When it comes to Diversity, Equity, and Inclusion (DEI) we have a politically charged landscape that changes as our culture matures. Which means that what worked a few years ago needs to change today. And I’m certain what we’re doing today will need to evolve again in the future. Some of the people that work with me at CareAlign have begged and pleaded with me to share aspects of DEI that have affected me personally. While it is true that I am a woman and I’m not white, talking about this subject doesn’t come easily to me. So I will start with an amusing anecdote.
I never thought I’d spend a lot of time worrying what I look like on a zoom call. But one day I was on a call with a woman of color and she looked fabulous. I could actually see her features and her smile instead of the harsh contrast I typically see between darker skin tones and backgrounds, where the person’s skin appears hazy and undefined. I asked what she had done and was shocked as I learned that starting from the film, cameras have been optimized for lighter skin tones. That means that those of us with a darker complexion look like we are sitting in a dark shadow because the camera doesn’t know how to process the contrast between us and the room around us. In case you’re thinking “oh, no, I have a Mac, my camera’s awesome” – I’m a Mac user too, and I’ve gone ahead and swapped out the camera for one that actually knows how to process a wide range of skin tones, and am much happier!
Words matter: DEI initiatives can help us improve patient care
Unfortunately, this systematic bias exists everywhere. For example, in rounds, if someone says “no” to anything, we tend to write that they’ve “refused” whatever it is they were offered. However, this often isn’t the case. I have seen situations where a patient was doing something as simple and private as using the restroom, and when someone on the healthcare team came to see them, they asked to be seen later. What was communicated to the team and written in the chart? That the patient “refused” treatment that day. Unfortunately, that one word has drastic ripple effects. When others then read or hear that the patient “refused” something, assumptions are made and a variety of other words about the patient, like “difficult”, “non-cooperative”, or “hard-to-deal-with” start bubbling up. This is classic bias and is terribly unfair. After one particularly enlightening conversation with a patient last summer, I now use the word “declined” plus an explanation to keep from sending the patient down a path of bias that is hard to come back from. After all, it is easy to copy forward a word in the chart, but it is incredibly hard to remove one. In fact, colleagues and I are now starting to research how the use of language affects how we treat and care for patients.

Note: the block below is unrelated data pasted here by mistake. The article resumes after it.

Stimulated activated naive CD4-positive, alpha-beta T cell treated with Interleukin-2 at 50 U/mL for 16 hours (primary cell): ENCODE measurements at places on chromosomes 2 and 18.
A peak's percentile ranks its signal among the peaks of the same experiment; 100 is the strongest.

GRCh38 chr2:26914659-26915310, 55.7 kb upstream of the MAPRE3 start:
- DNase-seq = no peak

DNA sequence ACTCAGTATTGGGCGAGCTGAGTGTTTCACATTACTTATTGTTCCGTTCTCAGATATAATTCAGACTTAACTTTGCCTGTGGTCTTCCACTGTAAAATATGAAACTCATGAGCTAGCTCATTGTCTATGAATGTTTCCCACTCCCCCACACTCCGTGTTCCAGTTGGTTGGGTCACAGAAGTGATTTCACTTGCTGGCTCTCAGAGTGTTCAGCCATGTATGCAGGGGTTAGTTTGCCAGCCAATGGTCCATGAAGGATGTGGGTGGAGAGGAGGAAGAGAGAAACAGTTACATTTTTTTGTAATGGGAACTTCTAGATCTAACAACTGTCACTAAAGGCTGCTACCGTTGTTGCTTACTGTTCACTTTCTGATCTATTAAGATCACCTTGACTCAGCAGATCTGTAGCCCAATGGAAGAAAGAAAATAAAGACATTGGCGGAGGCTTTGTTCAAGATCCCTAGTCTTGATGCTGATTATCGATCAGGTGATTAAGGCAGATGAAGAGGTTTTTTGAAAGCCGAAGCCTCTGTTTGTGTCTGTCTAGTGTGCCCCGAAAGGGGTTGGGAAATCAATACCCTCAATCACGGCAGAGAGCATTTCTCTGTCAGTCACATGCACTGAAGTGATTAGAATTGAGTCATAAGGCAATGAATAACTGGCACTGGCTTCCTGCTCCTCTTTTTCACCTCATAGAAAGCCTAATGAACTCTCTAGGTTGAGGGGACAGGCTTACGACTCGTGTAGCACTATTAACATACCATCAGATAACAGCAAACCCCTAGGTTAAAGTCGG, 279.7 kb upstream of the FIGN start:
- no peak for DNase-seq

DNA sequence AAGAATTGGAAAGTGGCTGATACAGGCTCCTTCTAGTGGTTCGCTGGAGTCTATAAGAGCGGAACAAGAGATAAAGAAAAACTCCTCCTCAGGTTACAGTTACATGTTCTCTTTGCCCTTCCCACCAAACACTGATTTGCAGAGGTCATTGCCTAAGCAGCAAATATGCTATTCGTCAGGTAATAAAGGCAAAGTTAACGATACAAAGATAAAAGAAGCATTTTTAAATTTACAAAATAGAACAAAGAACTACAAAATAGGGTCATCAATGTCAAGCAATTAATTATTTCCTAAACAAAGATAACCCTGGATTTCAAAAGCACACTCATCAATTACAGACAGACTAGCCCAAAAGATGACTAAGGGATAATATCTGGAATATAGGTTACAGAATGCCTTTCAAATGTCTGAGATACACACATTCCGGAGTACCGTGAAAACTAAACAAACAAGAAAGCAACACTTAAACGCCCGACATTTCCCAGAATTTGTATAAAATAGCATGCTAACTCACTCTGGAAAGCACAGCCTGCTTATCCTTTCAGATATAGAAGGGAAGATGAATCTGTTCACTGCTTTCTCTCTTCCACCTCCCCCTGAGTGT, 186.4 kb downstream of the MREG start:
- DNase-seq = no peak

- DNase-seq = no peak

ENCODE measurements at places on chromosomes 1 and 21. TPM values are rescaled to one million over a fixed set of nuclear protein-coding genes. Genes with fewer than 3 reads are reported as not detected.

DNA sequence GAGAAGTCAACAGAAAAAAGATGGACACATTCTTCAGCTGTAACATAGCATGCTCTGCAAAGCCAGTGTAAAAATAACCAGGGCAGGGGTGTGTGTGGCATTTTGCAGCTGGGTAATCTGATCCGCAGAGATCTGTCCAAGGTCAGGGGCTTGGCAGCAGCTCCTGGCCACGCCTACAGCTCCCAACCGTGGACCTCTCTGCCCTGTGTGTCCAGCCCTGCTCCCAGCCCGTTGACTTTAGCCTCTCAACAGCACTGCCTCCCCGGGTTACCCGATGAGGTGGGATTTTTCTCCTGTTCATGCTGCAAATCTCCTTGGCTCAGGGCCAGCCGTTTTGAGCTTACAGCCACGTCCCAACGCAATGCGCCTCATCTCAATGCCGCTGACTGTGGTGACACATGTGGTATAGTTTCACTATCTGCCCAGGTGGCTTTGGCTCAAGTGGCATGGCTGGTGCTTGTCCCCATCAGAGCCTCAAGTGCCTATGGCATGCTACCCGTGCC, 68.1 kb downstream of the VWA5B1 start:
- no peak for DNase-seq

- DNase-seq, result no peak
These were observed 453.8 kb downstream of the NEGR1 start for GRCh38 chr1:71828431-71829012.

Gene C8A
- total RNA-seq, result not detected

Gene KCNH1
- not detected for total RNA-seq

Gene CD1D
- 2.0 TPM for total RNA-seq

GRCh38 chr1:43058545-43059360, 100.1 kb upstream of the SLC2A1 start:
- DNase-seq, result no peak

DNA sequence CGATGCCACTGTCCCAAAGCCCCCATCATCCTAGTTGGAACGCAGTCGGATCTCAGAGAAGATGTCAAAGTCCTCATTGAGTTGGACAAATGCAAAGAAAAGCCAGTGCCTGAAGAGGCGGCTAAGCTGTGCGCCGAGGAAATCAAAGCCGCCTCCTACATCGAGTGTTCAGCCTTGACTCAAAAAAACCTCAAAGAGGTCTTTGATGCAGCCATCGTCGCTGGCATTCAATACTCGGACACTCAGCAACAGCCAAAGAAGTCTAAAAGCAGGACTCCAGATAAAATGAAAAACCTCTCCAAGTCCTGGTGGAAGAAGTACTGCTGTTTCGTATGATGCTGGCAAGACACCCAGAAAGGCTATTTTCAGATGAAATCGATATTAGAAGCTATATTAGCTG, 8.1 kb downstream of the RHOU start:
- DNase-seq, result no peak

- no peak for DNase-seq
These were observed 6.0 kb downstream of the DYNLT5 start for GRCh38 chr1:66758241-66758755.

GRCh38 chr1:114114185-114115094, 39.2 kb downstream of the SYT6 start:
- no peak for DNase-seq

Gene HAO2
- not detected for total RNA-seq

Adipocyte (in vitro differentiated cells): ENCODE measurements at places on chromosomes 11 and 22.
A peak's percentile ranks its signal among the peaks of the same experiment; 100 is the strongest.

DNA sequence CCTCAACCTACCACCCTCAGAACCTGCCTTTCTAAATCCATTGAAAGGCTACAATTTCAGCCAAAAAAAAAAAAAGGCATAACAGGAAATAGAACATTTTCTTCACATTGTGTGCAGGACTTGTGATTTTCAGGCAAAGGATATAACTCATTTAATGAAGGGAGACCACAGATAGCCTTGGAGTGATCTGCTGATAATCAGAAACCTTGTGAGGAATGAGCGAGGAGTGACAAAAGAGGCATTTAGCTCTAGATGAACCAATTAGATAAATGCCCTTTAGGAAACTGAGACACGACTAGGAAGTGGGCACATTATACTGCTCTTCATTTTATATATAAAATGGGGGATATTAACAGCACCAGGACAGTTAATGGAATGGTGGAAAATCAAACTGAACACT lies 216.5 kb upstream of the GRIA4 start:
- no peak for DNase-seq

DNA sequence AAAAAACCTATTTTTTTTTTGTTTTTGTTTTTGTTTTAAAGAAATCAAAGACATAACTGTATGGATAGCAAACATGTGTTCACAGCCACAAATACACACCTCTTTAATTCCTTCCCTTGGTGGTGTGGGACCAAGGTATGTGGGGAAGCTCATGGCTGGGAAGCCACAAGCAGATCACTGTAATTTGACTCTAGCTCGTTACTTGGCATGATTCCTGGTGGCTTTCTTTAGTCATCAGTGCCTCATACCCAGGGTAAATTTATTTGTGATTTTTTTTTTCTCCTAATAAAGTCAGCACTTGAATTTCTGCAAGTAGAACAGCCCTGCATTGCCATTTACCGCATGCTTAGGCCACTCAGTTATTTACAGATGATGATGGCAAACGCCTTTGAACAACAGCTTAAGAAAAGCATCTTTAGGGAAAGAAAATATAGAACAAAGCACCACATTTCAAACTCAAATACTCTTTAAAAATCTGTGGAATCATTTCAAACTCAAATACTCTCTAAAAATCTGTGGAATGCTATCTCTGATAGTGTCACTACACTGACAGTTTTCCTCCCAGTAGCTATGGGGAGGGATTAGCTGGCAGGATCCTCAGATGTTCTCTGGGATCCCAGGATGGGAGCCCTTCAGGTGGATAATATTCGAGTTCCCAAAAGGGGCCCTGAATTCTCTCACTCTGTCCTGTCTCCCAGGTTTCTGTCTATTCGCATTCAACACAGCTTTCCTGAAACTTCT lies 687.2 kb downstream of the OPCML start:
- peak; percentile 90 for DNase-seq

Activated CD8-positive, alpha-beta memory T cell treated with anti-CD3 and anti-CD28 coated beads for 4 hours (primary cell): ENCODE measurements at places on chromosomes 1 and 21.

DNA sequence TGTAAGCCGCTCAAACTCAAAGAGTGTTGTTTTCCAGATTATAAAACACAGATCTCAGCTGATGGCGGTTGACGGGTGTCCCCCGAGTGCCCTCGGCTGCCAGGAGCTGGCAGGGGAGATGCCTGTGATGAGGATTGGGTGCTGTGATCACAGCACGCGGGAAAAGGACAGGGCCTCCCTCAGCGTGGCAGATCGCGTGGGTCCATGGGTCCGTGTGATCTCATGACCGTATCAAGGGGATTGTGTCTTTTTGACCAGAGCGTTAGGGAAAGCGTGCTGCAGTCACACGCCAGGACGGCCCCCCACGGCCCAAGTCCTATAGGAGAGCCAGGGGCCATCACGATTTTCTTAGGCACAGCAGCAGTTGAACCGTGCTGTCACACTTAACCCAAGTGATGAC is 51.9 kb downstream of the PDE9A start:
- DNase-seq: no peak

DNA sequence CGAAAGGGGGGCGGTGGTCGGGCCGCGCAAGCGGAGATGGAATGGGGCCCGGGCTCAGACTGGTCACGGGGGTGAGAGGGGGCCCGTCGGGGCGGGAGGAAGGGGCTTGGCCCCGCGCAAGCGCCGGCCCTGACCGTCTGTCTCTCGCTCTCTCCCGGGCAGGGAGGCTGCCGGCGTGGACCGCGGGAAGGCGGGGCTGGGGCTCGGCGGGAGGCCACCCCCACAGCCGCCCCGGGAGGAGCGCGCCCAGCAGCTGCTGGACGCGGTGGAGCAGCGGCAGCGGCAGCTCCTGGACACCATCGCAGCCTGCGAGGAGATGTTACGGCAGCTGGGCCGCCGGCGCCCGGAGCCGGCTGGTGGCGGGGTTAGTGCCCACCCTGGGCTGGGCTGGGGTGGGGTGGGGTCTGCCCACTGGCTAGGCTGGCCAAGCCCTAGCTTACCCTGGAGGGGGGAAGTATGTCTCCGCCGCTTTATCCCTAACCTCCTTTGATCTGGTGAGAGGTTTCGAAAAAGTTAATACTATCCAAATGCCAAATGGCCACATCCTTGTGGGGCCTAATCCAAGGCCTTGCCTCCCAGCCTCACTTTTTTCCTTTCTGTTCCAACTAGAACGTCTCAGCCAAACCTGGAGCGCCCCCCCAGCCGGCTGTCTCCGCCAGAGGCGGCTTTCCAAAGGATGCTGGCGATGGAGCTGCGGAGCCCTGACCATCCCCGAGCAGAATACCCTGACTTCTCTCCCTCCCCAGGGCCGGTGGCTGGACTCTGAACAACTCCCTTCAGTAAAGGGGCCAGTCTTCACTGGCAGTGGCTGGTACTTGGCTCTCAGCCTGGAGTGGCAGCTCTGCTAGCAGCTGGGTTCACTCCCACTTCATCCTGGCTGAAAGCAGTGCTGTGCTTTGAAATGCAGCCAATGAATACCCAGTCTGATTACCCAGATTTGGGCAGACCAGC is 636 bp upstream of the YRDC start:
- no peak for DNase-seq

An uphill battle, but one worth pushing forward
Then there’s the comic situation of the yet-to-graduate white male medical student being confused as my attending when we’re seeing a patient. I feel for the student when they are flustered and start squirming when this happens, hoping to take attention away from themselves. All too often, the patient rarely figures out the mistake unless it’s spelled out for them. This has happened so often in fact, that while I used to use my first name to introduce myself to patients, it would always result in a call from the nurse saying that the patient had not yet seen the attending. So now I always introduce myself as Dr. Airan-Javia and explain the roles of everyone else in the room to help everyone understand what’s going on.
Working towards a more inclusive world
One person who really impresses me is Dr. Dana Thompson, a woman of color who has an impressive list of firsts on her resume: First African-American female consultant in surgery; first African-American woman to serve as division chief in otolaryngology; first African-American president of an otolaryngology academic surgery society. I recently had the good fortune of seeing her give grand rounds. She recounted hard-to-listen-to examples of how some patients have refused her as a doctor because of her color and/or gender. I was impressed when I learned some of the ways she has dealt with these situations. One example was when she asked a colleague who better fit the patient’s bias of what a doctor “should” look like to accompany her to see the patient and show that they are a team, colleagues, on the same level, and trust each other. She reminded us that we are all products of our experiences, and sometimes we can use these instances as opportunities to expose someone to another point of view. Sometimes it works, and sometimes it doesn’t. But we can still try. One thing I like about this strategy is that it helps nudge biases back to neutral without creating even more discomfort for someone who came to the hospital because they are already suffering. That kind of generosity of spirit in the face of such a direct and unapologetic insult is truly inspirational.
I know that I’m at my best when I remove all of my pre-set ideas and look at the situation for what it is. But I can’t always do that and it takes enormous effort. What I can do is try. I’m fascinated about what we can learn about bias from the research we are doing on language and clinical documentation and – even better – how we can use that information to improve care. But that’s for another post!